Beauty and the Beef – A Tribute to Cattle Royalty

rhdRHD Blog

By: Taylor Gazda Stipe 

Growing up, I attended a small private school where my friends with very little ag background jokingly referred to my sister and me as “queens of the cows.” Little did they know, there are queens in the cattle industry and these real-life royal highnesses are far more than just a crown and a sash.

For decades, beef breed associations have crowned young ladies to present awards at national shows, mentor junior members and most importantly, serve as an ambassador for their specific breed. As a part of National Beef Month, we’d like to recognize three of the most well-known national queens!

The National Hereford Queen  

Since 1955, polished white boots have graced the Hereford show ring representing the breed and its producers from across the country. Each October, state queens are selected to represent their respective state in the National Hereford Queen Contest held in conjunction with the American Royal. In addition to attending shows and sales throughout the year, the National Hereford Queen hosts a Queens Tea at the Junior National Hereford Expo and serves as a role model for the young girls of the National Junior Hereford Association.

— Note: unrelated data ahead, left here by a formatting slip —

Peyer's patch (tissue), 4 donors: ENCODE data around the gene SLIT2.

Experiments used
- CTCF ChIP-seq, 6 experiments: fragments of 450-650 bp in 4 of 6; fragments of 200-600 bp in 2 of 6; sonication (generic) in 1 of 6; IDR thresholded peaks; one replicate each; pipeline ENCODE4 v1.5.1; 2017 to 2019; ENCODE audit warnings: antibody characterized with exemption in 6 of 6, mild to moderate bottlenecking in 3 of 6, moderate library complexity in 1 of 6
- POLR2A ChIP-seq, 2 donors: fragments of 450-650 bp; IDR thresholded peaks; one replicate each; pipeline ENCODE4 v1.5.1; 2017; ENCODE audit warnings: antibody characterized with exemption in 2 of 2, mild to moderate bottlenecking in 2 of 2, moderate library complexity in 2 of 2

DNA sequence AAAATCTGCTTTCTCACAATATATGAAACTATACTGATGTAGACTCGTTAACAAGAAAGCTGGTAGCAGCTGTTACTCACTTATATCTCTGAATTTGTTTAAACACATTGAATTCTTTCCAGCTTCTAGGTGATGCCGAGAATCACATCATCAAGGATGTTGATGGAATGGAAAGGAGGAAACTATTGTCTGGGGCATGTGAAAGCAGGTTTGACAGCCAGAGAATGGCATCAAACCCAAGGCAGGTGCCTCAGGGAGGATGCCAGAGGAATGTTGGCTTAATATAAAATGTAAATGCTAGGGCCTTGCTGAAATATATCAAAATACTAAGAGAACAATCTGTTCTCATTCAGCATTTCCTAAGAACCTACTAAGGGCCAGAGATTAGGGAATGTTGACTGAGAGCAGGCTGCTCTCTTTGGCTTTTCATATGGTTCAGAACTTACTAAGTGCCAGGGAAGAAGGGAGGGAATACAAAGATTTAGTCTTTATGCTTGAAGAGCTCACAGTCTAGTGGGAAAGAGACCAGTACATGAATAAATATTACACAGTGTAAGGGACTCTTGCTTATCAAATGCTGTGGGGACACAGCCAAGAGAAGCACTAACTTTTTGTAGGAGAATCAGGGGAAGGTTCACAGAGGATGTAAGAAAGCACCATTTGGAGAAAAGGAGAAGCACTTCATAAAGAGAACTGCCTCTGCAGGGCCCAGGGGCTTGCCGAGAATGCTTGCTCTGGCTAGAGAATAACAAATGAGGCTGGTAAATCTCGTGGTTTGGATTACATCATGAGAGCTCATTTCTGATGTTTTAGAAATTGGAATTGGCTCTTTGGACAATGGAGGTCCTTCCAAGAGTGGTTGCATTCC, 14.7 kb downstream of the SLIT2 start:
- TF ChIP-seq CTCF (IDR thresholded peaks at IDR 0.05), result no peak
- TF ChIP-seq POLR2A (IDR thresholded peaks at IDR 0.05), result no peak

The National Shorthorn Lassie

A title that is rich with history, the National Shorthorn Lassie Queen is well-known for her traditional Scottish dress. The Shorthorn Lassies, a women’s auxiliary of the National Shorthorn Association, was first organized at Chicago International Livestock Show in 1956. The National Shorthorn Lassie Queen is crowned each year during the North American International Livestock Exposition in Louisville, Kentucky.



Miss American Angus

This year marks the 50th anniversary of Miss American Angus standing ringside in red. Like many queen programs, Miss American Angus was started by the American Angus Auxiliary as a scholarship program for the youth of the Angus breed.  Each summer at the National Junior Angus Show, the Auxiliary awards 10 scholarships. Five to young men and five to young women. Those young women go on to compete for the title of Miss American Angus at the National Angus Convention in November.

Although I myself never held the title of Miss American Angus, I did have the privilege of serving as Miss Georgia Angus alongside my sister as she served as Miss American Angus. I’ll spare you the pictures our mother made us take 😉 During that year we also hosted the National Junior Angus Show in Perry, Georgia. It was truly an amazing year of Angus activities for the “Gazda Girls” and one that I will always remember.


Though we only touched on three, there are many more national queens that proudly represent their breeds each year. What makes these programs so great isn’t the crown and it isn’t the sash, but the opportunity to represent the breed you love while being a role model to the youth of your association. How about that for a happily ever after?